As a money blogger, I’ve always taken the stance that taking on debt for a wedding was a really silly concept.
… And then I became a bride. While we are (fortunately) able to avoid debt, I have to admit that I finally understand why people do it:
- The pressure of it being that one day.
- Wanting your nearest and dearest to have a really nice time.
- Splashing out on things that create memories: like photos and a videographer.
And taking on debt for a wedding is a common occurrence; in a recent study by Student Loan Hero 74% of couples plan to take on debt. While 63% will spend much less than the national average on the wedding (a whopping $30k+ last year), it’s still not a great move money-wise. When you get wrapped up in the emotions of the wedding day and the vision of creating a once-in-a-lifetime event that aligns with your values, sound money decisions and financial planning go right out the window. I’ve been there.
But I always advocate for couples to take on the least amount of debt possible (whether it’s for a wedding, going back to school, or home repairs). Otherwise, you’re starting off your newly-married life on the wrong financial foot.
When you’re planning for the wedding of your dreams and you need to take on debt to fund it, there is a right and a wrong way to do it, and I’m going to break this out for you below.
5 Wedding Debt Do’s and Don’ts
1. Do Exercise Restraint
You know how in college you could take out student loans and either borrow the bare minimum to get you by or take out a little extra so you could live? Wedding debt is like that. Remember: you’re borrowing to pay for something you (ultimately) can’t afford, so use restraint. Line up your wedding budget, see what you can fund in cash, and then calculate the absolute minimum you need to borrow to fund the rest.
2. Do Go for 0% Debt First
If you have credit cards with a zero balance, you may be eligible for a 0% balance transfer offer. If you’re going to take on debt, this is what you want because you’ll only pay the small balance transfer fee and get between 12-16 months to pay off the amount. You want to look for these 0% offers first, lower interest personal loans second (between 10-14% APR), and only use the higher interest credit cards (20+% APR) as a last resort.
3. Don’t Forget Non-Traditional Options
Instead of a traditional wedding registry, many online wedding websites offer the opportunity for friends and family to contribute to the costs of the wedding. There’s also the option of picking up a small (temporary) side hustle to earn extra cash for the wedding. Thankfully, the gig economy makes it easier than ever to drum up extra cash.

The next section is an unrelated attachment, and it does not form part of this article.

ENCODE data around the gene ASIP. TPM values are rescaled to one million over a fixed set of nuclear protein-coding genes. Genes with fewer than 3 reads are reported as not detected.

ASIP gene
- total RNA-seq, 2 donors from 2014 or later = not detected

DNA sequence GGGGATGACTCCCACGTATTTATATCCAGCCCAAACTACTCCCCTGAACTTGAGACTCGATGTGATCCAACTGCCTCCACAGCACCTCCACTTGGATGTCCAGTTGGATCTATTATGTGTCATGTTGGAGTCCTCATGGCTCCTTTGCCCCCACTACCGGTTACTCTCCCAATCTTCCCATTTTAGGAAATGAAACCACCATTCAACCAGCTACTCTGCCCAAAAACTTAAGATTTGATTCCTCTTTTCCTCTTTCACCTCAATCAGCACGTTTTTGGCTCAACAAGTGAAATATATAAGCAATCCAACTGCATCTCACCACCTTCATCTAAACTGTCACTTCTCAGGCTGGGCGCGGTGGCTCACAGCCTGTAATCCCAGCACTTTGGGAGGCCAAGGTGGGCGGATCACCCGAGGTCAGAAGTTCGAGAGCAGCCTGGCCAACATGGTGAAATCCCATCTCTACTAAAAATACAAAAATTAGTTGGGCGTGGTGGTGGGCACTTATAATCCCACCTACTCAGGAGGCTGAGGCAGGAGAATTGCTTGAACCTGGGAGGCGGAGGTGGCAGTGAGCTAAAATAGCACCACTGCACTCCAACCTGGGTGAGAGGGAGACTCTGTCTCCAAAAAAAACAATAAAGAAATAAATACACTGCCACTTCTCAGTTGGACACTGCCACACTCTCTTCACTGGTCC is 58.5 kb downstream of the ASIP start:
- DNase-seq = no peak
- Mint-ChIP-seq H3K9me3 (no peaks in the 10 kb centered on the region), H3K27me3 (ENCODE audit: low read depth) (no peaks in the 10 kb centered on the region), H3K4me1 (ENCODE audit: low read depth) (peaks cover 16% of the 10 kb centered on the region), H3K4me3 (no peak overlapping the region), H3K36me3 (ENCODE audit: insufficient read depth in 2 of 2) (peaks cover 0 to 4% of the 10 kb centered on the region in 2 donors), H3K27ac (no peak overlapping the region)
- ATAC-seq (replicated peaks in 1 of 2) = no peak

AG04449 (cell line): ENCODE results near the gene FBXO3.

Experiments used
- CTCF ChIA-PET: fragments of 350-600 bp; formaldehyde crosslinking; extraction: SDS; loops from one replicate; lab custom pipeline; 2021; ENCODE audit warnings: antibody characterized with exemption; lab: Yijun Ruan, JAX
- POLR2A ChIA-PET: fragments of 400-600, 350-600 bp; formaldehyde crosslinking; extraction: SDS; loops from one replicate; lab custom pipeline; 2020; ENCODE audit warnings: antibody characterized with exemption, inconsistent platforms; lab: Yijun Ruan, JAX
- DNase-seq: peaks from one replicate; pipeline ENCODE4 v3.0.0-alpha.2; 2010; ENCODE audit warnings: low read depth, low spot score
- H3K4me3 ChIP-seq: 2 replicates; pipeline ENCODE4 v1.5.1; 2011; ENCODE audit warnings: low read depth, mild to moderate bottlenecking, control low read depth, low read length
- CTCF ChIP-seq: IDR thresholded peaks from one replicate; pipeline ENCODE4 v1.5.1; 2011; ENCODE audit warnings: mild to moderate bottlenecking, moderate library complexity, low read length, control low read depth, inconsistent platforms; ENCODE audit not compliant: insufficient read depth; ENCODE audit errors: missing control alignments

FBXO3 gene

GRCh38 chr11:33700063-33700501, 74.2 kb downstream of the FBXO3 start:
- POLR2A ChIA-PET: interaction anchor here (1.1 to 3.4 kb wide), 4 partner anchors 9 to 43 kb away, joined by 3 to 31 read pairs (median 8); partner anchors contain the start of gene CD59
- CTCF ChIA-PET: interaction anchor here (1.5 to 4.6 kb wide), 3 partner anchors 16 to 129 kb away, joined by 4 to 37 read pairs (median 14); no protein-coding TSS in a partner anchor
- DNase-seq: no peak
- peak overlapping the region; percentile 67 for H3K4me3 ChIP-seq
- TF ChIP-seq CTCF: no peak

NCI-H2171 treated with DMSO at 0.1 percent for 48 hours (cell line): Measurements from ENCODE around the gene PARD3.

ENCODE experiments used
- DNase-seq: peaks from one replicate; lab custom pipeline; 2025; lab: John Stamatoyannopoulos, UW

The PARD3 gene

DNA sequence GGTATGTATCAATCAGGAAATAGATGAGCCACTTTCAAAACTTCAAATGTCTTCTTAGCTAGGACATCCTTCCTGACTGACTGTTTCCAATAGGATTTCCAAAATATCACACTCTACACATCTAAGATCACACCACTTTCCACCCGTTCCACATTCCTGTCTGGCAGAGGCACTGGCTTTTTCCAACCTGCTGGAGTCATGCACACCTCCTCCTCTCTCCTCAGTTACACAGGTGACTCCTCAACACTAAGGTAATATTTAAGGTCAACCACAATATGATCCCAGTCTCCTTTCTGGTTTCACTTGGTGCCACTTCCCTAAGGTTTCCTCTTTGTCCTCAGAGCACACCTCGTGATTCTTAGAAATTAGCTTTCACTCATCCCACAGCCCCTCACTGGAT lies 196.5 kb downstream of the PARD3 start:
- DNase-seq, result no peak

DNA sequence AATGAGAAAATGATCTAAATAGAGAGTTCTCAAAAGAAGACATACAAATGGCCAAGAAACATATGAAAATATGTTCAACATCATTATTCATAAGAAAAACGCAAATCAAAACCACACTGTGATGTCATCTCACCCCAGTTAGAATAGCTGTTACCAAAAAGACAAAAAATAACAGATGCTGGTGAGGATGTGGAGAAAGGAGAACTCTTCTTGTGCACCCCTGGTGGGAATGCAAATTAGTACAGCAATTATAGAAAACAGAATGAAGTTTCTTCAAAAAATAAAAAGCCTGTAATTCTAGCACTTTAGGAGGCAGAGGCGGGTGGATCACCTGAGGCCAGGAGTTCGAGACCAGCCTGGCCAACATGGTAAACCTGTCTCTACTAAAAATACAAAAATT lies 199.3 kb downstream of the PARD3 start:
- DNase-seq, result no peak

4. Do Try to Negotiate (Discounts and Payment Plans)
A big trick I’ve used in planning for my own wedding is asking vendors if they offer a discount if we pay in full up front. Many will often offer a 10-15% for having access to that cash immediately for their business. While you may not have access to so much cash up front, it can help lower the total overall amount you owe if you decide to go into debt for your wedding.
Additionally, although many vendors charge the initial deposit and then money due at the wedding or a few weeks before, you can ask for a payment plan along the way to make payments small and more manageable, providing the opportunity to pay those smaller amounts off faster rather than one trying to slog one large payment later.
5. Cut Where It Counts
It’s age-old financial wisdom – to save money you have to trim the budget. While this can feel like an impossible choice when it comes to your “big day”, there are ways to save, it may take a little creativity and some strategic trade-offs.
- The biggest way to save is to limit the number of people – the smaller the wedding the less you’ll pay in catering, which is often the biggest expense.
- Limiting the number of bridal party members also cuts down on the cost of gifts and flowers.
- Opting for greens instead of flowers, and beer and wine instead of a full bar can also dramatically lower costs.
Like most financial decisions in life, weddings are stressful, but they can also provide the opportunity to truly spend on what you value. You can’t value every element in the wedding, but by prioritizing what’s important, you can ensure costs don’t get too crazy and that you and your future spouse avoid as more debt in the long run.